There appeared to be a reasonable consensus that there was a degree of ongoing low grade peripheral inflammation involving IL1-b, IL6 and TNF-a but other reviews refute this.

    I now lean to the view that sensitised microglia react to normal physiological levels of everyday metabolites etc (i.e. normal everyday life). I can appreciate that various trigger 'stressors' could prime and activate microglia but why does this happen in PWME and not in the majority subjected to the same environmental insults?

    Autoimmunity is one possibility as are genetic/epigenetic influences ( as per polymorphisms affecting TNF-a levels effecting sickness behaviour in PBC).

    We also don't know enough about ME/CFS pathophysiology to know whether 'neuroinflammation' if it is a feature is pathogenic or appropriate.
     
    leokitten likes this.
  10. SOC

    SOC

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    I hear ya. :( It's both stupid and unjust to require a sick person to work full-time until they deteriorate to the point where they may never recover.

    Is there any hope you could get by working part-time for a while? Could you afford it and might your employer allow it? Is there any more you could do in terms of pacing and activity management that could reduce the PEM? Are you HR monitoring? Working with your feet up? Have you got a power chair or scooter? Do you nap over lunch? Do you shower sitting? Do you minimize at-home activity in deference to resting? These are all things that might allow you to keep working to some extent while reducing PEM.

    Activity management is everything when you have no choice but to work. It's not easy and requires religious attention to all kinds of petty little details, but it's worth it to preserve some amount of your health... and your job.

    In the worst case, you should be able to get a 2-day CPET test which would demonstrate sufficient disability now to allow you to stop working and get disability payments. They won't be anything like what you earn now, but it might keep you going while you allow your treatments to work.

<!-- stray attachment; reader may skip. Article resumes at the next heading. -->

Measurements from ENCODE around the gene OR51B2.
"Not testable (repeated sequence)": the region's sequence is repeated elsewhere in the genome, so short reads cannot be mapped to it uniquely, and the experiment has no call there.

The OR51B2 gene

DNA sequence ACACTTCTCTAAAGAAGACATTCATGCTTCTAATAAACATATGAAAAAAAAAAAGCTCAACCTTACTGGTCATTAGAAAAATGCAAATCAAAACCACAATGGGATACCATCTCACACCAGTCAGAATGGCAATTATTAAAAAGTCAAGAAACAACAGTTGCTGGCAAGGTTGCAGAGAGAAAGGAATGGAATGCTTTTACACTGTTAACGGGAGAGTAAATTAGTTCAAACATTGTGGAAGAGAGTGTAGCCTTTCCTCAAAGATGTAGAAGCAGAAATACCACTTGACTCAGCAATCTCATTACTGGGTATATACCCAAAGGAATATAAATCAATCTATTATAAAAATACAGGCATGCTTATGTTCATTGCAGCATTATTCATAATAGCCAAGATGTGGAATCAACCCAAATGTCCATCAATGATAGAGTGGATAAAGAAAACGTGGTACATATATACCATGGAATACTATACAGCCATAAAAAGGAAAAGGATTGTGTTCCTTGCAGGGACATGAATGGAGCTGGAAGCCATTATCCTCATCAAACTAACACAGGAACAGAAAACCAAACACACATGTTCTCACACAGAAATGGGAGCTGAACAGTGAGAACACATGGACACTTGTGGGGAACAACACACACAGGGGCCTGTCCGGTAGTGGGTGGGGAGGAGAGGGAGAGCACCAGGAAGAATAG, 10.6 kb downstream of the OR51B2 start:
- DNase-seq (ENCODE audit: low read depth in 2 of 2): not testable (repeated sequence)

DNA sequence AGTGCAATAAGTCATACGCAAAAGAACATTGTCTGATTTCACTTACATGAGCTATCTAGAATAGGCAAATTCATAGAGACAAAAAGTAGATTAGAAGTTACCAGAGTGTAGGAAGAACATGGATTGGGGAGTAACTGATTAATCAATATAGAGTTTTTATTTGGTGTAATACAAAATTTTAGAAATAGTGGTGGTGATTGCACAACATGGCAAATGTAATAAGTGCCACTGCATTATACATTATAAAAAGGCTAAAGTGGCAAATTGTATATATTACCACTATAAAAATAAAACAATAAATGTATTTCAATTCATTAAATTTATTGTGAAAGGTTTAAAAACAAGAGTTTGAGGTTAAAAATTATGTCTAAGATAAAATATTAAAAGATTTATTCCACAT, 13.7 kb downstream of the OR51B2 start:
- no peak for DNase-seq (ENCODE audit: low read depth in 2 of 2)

11. Scarecrow

    Scarecrow Revolting Peasant

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    Oh, how I wish this was possible.
     
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  12. halcyon

    halcyon Senior Member

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    Have you thought about trying an FMLA leave? Obviously this doesn't help your financial situation but you could rest for a few months and see if there is any improvement.
     
    Valentijn likes this.
  13. geraldt52

    geraldt52 Senior Member

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    A bit off topic, but one should really think twice about working part time as a way to keep working, while coping with worsening CFS.

    I went from working 5 days a week, to 3 days a week, to 2 days a week over several years...finally being let go, being unable to reliably manage even two days. At my Social Security Disability hearing the judge told me that my history seemed to demonstrate that I no longer wished to work full time, and had applied for Disability just because I couldn't find a job working so few hours. He also pointed out that Soc Sec didn't need to consider that I wasn't able to maintain full time employment, only part time employment, because I had already demonstrated that I was able to live on part time employment. The "Employment Expert", who was hired by the judge for the hearing, suggested that I could probably find a job working just a day or two a week, albeit a hundred miles from my home, as a "lampshade assembler"...ANY job theoretically available in the workplace can be used by Soc Sec to deny your claim. I am/was a Mechanical Engineer with 30 years experience.